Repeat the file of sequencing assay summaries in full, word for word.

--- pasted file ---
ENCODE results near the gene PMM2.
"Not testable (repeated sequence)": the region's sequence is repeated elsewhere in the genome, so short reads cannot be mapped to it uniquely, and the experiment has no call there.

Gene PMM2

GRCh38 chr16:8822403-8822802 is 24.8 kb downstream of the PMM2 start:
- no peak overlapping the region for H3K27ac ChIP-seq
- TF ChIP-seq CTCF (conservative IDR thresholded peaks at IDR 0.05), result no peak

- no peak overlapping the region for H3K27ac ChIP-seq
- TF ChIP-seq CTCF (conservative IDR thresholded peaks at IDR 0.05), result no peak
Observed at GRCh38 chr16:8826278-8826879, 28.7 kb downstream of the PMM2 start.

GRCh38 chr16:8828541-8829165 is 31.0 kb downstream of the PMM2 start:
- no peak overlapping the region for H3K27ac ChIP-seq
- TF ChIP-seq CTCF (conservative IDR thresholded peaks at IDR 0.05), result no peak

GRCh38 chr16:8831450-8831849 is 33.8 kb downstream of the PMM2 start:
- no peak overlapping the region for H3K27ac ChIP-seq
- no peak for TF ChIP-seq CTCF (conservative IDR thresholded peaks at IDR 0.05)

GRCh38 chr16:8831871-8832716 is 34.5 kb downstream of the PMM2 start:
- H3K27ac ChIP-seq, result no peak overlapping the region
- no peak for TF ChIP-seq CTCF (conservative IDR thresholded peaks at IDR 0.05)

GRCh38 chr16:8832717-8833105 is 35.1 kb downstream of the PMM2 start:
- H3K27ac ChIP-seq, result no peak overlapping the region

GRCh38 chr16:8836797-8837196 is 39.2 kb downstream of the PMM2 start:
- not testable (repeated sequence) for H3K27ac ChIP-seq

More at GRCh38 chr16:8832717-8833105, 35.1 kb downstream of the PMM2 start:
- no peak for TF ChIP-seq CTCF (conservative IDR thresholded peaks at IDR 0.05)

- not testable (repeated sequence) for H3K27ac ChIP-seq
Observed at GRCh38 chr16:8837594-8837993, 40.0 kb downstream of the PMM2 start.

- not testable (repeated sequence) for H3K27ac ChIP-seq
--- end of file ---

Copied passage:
ENCODE results near the gene PMM2.
"Not testable (repeated sequence)": the region's sequence is repeated elsewhere in the genome, so short reads cannot be mapped to it uniquely, and the experiment has no call there.

Gene PMM2

GRCh38 chr16:8822403-8822802 is 24.8 kb downstream of the PMM2 start:
- no peak overlapping the region for H3K27ac ChIP-seq
- TF ChIP-seq CTCF (conservative IDR thresholded peaks at IDR 0.05), result no peak

- no peak overlapping the region for H3K27ac ChIP-seq
- TF ChIP-seq CTCF (conservative IDR thresholded peaks at IDR 0.05), result no peak
Observed at GRCh38 chr16:8826278-8826879, 28.7 kb downstream of the PMM2 start.

GRCh38 chr16:8828541-8829165 is 31.0 kb downstream of the PMM2 start:
- no peak overlapping the region for H3K27ac ChIP-seq
- TF ChIP-seq CTCF (conservative IDR thresholded peaks at IDR 0.05), result no peak

GRCh38 chr16:8831450-8831849 is 33.8 kb downstream of the PMM2 start:
- no peak overlapping the region for H3K27ac ChIP-seq
- no peak for TF ChIP-seq CTCF (conservative IDR thresholded peaks at IDR 0.05)

GRCh38 chr16:8831871-8832716 is 34.5 kb downstream of the PMM2 start:
- H3K27ac ChIP-seq, result no peak overlapping the region
- no peak for TF ChIP-seq CTCF (conservative IDR thresholded peaks at IDR 0.05)

GRCh38 chr16:8832717-8833105 is 35.1 kb downstream of the PMM2 start:
- H3K27ac ChIP-seq, result no peak overlapping the region

GRCh38 chr16:8836797-8837196 is 39.2 kb downstream of the PMM2 start:
- not testable (repeated sequence) for H3K27ac ChIP-seq

More at GRCh38 chr16:8832717-8833105, 35.1 kb downstream of the PMM2 start:
- no peak for TF ChIP-seq CTCF (conservative IDR thresholded peaks at IDR 0.05)

- not testable (repeated sequence) for H3K27ac ChIP-seq
Observed at GRCh38 chr16:8837594-8837993, 40.0 kb downstream of the PMM2 start.

- not testable (repeated sequence) for H3K27ac ChIP-seq